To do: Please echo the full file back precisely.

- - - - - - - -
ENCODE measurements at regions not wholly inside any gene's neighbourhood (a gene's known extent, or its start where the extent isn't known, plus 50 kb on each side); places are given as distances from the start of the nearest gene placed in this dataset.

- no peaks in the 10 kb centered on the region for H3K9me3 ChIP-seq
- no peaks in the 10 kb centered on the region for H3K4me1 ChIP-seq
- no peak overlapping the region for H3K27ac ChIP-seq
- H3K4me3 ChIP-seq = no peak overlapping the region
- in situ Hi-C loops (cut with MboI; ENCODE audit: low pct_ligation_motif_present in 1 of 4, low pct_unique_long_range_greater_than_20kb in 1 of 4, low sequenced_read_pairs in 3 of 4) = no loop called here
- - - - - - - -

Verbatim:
ENCODE measurements at regions not wholly inside any gene's neighbourhood (a gene's known extent, or its start where the extent isn't known, plus 50 kb on each side); places are given as distances from the start of the nearest gene placed in this dataset.

- no peaks in the 10 kb centered on the region for H3K9me3 ChIP-seq
- no peaks in the 10 kb centered on the region for H3K4me1 ChIP-seq
- no peak overlapping the region for H3K27ac ChIP-seq
- H3K4me3 ChIP-seq = no peak overlapping the region
- in situ Hi-C loops (cut with MboI; ENCODE audit: low pct_ligation_motif_present in 1 of 4, low pct_unique_long_range_greater_than_20kb in 1 of 4, low sequenced_read_pairs in 3 of 4) = no loop called here